The report analyzed data from the Department of Health and Human Services (DHHS) showing Minnesota residents consistently pay less than Wisconsin residents. I read the DHHS report and found the average lowest monthly premiums in the 36 states reporting numbers was $249 for a Bronze Plan. The average cost for this plan in Wisconsin was $38 more than the national average. The study used a weighted average to adjust for population differences within the states.
In Minnesota, a similar plan was $144 a month, half the cost of Wisconsin’s plan!
The gap grew for older people and, especially, for people in western Wisconsin. Particularly striking is the difference in two western Wisconsin cities. On average, premiums in Eau Claire were 116% higher than Minnesota and premiums in La Crosse were 136% higher than the weighted average in Minnesota.
Citizen Action estimated premiums in Wisconsin will be $1,824 more a year for the lower cost Silver (middle) Plan than in Minnesota.
Many people asked how this could happen. What does Minnesota know that Wisconsin does not? What decisions could Wisconsin lawmakers make to turn these differences around?
First, it is important to note that Wisconsin does not significantly differ from Minnesota in per person health costs. Wisconsin is slightly more expensive but per person costs in both states are a little under $6,000 a year.
Second, Minnesota made very different decisions than Wisconsin last year. Minnesota chose a state-based Marketplace, chose to keep parents up to 200% of the federal poverty level (FPL) on Medicaid, and chose to expand coverage of Medicaid for all people up to 133% of FPL. This means a single person who makes up to about $15,000 a year can get on the Gopher State’s version of BadgerCare. The state also chose to vigorously use rate review authorities.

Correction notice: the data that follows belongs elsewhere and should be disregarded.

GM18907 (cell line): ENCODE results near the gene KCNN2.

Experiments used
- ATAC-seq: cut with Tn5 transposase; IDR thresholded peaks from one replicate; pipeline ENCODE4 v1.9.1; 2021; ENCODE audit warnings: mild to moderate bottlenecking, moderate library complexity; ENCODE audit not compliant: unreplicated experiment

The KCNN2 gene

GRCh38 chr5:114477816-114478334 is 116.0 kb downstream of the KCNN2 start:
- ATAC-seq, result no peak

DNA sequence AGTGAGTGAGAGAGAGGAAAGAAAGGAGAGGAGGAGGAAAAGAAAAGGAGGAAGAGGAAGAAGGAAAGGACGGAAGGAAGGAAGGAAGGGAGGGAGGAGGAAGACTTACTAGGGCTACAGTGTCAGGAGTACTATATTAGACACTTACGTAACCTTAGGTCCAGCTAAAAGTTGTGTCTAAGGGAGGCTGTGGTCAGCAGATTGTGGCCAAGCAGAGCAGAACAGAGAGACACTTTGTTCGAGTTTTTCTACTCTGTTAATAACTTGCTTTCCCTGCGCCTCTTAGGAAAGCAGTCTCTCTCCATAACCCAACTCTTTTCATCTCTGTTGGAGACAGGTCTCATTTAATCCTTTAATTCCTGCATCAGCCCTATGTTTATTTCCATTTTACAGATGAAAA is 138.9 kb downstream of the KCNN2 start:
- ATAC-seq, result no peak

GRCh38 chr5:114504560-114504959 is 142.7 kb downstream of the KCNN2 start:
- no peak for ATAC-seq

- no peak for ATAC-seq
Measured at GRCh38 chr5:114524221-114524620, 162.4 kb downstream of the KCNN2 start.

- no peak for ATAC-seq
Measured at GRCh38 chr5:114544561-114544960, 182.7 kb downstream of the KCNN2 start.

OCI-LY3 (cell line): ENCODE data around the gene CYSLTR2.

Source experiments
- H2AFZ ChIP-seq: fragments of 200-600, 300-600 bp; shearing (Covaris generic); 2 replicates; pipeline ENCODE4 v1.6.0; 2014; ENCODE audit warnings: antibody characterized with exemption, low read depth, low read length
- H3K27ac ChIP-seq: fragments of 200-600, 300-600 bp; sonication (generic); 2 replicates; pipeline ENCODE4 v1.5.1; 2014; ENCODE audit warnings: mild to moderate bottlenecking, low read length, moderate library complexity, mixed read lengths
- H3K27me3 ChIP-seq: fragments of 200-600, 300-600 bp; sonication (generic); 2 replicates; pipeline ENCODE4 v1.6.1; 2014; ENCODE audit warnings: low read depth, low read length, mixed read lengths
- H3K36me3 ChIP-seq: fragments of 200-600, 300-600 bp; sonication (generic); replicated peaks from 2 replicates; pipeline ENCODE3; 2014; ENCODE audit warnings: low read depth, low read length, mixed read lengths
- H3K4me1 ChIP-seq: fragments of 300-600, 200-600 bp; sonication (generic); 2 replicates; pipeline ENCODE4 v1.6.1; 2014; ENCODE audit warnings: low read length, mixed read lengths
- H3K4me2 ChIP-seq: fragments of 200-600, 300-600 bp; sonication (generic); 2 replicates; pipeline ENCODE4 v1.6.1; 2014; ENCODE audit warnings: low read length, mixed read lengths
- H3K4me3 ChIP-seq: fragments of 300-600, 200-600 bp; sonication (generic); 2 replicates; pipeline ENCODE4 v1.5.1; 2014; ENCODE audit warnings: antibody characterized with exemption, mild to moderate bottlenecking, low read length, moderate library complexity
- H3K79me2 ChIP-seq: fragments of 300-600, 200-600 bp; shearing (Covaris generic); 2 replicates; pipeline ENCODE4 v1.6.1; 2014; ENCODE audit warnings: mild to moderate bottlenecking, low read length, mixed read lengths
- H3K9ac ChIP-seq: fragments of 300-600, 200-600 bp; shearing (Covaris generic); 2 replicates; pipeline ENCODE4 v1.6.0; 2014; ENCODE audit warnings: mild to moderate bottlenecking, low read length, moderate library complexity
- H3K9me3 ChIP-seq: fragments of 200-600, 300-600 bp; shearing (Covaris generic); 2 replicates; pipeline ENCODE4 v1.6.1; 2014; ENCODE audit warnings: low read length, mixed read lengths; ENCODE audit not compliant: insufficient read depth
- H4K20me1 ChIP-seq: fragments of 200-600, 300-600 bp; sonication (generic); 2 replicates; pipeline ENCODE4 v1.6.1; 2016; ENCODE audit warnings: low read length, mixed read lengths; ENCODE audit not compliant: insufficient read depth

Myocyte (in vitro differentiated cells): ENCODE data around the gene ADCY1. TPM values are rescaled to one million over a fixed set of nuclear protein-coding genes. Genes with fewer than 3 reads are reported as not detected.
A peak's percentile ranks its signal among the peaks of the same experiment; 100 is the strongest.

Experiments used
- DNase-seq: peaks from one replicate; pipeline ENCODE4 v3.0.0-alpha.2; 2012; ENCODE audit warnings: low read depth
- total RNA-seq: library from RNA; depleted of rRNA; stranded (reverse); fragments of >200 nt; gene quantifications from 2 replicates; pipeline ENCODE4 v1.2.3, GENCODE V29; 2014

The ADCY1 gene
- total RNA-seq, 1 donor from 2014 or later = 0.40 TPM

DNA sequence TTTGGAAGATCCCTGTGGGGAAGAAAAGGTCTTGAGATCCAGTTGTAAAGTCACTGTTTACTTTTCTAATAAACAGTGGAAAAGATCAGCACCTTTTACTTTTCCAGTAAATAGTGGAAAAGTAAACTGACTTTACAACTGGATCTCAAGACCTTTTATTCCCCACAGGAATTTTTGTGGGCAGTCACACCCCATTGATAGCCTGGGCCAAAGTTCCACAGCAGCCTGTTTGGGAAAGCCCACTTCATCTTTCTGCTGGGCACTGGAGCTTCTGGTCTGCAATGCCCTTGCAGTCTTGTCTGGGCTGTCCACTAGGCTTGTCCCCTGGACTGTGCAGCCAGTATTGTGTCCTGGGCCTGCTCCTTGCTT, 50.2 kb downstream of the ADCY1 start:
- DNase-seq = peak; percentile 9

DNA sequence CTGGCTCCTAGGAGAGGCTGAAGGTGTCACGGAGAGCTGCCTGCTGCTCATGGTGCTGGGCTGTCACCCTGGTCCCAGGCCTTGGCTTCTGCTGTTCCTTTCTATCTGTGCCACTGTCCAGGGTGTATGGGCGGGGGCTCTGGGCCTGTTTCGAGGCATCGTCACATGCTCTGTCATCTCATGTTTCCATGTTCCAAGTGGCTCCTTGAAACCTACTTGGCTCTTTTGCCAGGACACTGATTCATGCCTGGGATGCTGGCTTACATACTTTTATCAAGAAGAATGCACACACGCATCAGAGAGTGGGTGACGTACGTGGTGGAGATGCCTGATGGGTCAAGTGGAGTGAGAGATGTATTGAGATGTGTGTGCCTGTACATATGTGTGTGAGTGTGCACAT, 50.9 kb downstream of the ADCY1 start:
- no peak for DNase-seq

Wisconsin, on the other hand, decided to let folks buy insurance through the federal Marketplace. The Governor and lawmakers who voted for the state budget dropped BadgerCare coverage for any adult who made a little more than $11,000 a year. The state decided to not use its rate review authorities.
All these choices made a difference in the Marketplace rates people will pay in the next year. For example, the choice to not expand Medicaid cost those buying insurance in the Marketplace an estimated 8 – 10% more according to a recent study by the Rand Corporation. This is because people who lose Medicaid are poorer and likely in poorer health. When added to the state’s Marketplace pool, costs increase.
Sicker people are likely to seek out the Marketplace. Those who are healthy may sit out this period of enrollment. This creates much higher premiums. It is also why Minnesota conducted extensive advertising to encourage sign-up; something Wisconsin chose not to do.
Years ago when I wrote the legislation to create a state-based Marketplace, I learned from the experience of other states that marketing, especially to young people, was the single most important factor in getting a well-balanced pool of enrollees and keeping costs down.
It is no accident that those who oppose the Marketplace are running ads to discourage young people from signing up.
All the premium numbers I’ve mentioned are before federal credits. These subsidies go to lower income folks which will offset premiums. So those hit the hardest by higher Wisconsin costs will be middle income insurance buyers.